St. Thomas Evangelical Lutheran Church

3800 East Third Street

Bloomington, Indiana 47401

(812) 332-5252


Sermon for Holy Trinity (May 22, 2016)

Liturgical Color: White

Reverend Doctor Lyle E. McKee


A Dancing Fellowship

Grace to you and peace from our loving God, from our Lord and Savior Jesus Christ, and from the Spirit who binds us in community. Amen.

Several years ago, I organized a group of pastors and got a grant to study the church's response to urban sprawl. We were four Lutheran and four Episcopal pastors in Indianapolis working in urban settings and troubled by the many urban problems such as concentrated poverty, segregation, violence, land use, and per capita carbon footprints.

We travelled to and studied several cities, including Mexico City, one of the largest urban centers on the planet; Portland, Oregon, known for its progressive urban planning policies; Albuquerque, New Mexico, for water policy; and San Francisco, California to look at the intricacies of a megalopolis and to consult with Lutheran and Episcopal theologians in Berkeley. It was in San Francisco that we stopped at a church that caught our imaginations. Visiting our denomination's intriguing congregations in the places of our study was part of the process. But what I recall most about this particular congregation had nothing directly to do with our objectives; it had to do with some of the features of a really fascinating and unique place—St. Gregory of Nyssa Episcopal Church.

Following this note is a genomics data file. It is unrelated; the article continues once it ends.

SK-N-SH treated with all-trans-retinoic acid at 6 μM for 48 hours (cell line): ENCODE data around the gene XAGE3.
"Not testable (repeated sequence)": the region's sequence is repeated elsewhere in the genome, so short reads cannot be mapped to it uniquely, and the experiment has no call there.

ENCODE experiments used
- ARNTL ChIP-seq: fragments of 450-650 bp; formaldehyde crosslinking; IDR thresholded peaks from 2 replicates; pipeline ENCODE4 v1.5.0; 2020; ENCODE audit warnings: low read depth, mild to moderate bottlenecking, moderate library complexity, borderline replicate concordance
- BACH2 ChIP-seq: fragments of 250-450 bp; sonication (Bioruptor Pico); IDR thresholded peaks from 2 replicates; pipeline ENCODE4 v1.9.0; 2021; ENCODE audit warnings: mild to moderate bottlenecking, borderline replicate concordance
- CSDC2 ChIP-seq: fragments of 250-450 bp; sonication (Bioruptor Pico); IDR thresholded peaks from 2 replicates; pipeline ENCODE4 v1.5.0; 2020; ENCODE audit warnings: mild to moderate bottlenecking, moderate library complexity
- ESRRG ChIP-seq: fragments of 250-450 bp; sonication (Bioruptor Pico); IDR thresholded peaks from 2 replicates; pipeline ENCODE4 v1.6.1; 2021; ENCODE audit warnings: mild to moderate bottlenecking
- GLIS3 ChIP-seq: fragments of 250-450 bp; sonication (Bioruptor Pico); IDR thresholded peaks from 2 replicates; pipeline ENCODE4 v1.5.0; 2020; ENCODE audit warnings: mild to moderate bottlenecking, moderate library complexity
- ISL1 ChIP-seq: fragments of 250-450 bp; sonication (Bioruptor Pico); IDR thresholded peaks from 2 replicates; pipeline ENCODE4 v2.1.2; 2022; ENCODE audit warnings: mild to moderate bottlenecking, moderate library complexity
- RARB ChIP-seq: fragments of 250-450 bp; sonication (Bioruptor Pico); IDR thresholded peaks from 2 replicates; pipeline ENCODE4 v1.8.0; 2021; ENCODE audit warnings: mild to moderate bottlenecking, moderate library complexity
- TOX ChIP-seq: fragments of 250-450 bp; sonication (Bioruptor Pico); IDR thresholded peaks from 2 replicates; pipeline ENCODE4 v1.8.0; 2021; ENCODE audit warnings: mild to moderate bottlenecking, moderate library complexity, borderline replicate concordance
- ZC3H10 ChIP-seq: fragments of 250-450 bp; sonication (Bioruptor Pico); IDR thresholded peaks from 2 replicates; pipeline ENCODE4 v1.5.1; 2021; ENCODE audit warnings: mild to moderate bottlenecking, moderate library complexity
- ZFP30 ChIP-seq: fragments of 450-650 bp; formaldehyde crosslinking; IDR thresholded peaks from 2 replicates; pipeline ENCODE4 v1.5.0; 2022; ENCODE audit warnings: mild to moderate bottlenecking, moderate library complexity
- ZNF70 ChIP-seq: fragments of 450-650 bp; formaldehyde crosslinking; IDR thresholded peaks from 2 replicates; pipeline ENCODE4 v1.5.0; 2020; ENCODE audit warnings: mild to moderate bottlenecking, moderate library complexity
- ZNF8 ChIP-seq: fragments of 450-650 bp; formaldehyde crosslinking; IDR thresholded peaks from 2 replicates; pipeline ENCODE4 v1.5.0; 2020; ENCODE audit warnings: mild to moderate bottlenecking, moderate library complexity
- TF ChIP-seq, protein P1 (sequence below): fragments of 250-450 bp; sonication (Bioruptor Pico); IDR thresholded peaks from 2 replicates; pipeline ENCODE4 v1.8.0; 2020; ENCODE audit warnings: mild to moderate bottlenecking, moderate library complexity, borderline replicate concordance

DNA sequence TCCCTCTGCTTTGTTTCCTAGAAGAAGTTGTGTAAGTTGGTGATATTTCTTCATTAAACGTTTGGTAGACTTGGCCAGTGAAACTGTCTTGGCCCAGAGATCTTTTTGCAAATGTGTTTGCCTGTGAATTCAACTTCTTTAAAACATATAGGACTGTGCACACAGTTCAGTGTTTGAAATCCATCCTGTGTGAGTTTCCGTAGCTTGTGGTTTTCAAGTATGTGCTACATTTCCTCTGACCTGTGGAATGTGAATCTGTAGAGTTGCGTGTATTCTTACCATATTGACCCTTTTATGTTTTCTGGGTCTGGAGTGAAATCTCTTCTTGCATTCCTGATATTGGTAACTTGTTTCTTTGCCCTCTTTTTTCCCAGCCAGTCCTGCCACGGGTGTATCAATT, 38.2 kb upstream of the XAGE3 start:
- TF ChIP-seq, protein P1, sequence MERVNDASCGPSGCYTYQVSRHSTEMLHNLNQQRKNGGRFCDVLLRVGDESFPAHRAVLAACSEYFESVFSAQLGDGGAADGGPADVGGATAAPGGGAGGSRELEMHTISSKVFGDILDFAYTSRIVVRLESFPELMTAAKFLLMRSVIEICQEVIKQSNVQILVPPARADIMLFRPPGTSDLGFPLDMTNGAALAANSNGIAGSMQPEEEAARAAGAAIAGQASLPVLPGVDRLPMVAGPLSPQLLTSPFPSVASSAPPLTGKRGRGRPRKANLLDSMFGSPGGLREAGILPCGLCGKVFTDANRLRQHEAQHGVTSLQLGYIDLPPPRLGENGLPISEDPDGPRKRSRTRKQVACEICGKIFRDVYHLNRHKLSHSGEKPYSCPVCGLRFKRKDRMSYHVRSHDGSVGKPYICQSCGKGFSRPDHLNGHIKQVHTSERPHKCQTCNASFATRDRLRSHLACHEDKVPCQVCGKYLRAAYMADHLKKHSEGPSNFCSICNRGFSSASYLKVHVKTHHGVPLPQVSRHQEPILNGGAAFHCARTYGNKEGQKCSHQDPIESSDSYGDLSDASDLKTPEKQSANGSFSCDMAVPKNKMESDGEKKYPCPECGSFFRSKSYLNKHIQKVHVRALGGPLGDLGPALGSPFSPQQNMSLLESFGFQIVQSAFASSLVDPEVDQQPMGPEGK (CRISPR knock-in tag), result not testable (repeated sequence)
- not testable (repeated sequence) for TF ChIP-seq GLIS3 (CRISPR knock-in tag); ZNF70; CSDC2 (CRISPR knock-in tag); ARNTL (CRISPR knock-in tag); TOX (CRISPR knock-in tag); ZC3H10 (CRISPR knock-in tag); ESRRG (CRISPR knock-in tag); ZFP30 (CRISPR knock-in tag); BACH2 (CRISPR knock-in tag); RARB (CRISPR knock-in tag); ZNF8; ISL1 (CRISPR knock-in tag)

As one enters this church, one comes into a large octagonal room, perhaps the size of our Heritage Hall. In the center is a baptismal font, and it becomes clear that this entire space is the congregation's baptistery (at least at the time of our visit). On the walls of what they now call the rotunda are icons of various saints, many of them recognizable, with a few surprises. Yes, there are King David and St. Francis of Assisi. But also depicted are Martin Luther, Malcolm X, Anne Frank, Margaret Mead, and Mahatma Gandhi—people from many fields of endeavor, every time, and many faiths. These saints and sinners hold hands in the circle of the walls, and it becomes clear that they are dancing. Those who stand do soon their right leg, bent at the knee. The left knee is drawn up over the right leg in what is clearly a dancing pose.

The saints and sinners of time and eternity dance together. It was, even in its unfinished version back in the late 1990s, strikingly infectious. The icons weren't completed until 2009. You can view them online.

Today, as you know by now,is Holy Trinity Sunday. So why am I talking about dancing icons?

Well, I believe that what is most important about belief in a triune God is not that we experience God in three ways, but that we understand God within the nature of God as dynamic community or, as my sermon title suggests, a dancing fellowship.

All who have loved know something of this reality. A friendship between two persons may "exist" for days or for years; the relationship is there, but it may be static. Then, suddenly it changes, and the interpersonal situation comes alive with intense emotion and empathy. Lover and loved are one. Individuals shine and actually discover themselves in the love of the other. Their caring is so deep and full that it spills over into the lives of family and friends, and we cannot be in their presence without being touched by that love. As we have been touched here at St. Thomas by the love that has grown between our beloved Juan Carlos, our Adult Choir Director, colleague, and friend for more than three years, and Evelyn, our beloved soprano, cook, event planner, and friend. Sorry. I had to mention them. They will be sorely missed on this final Sunday of J.C.'s choral direction among us. But we revel in their upcoming nuptials.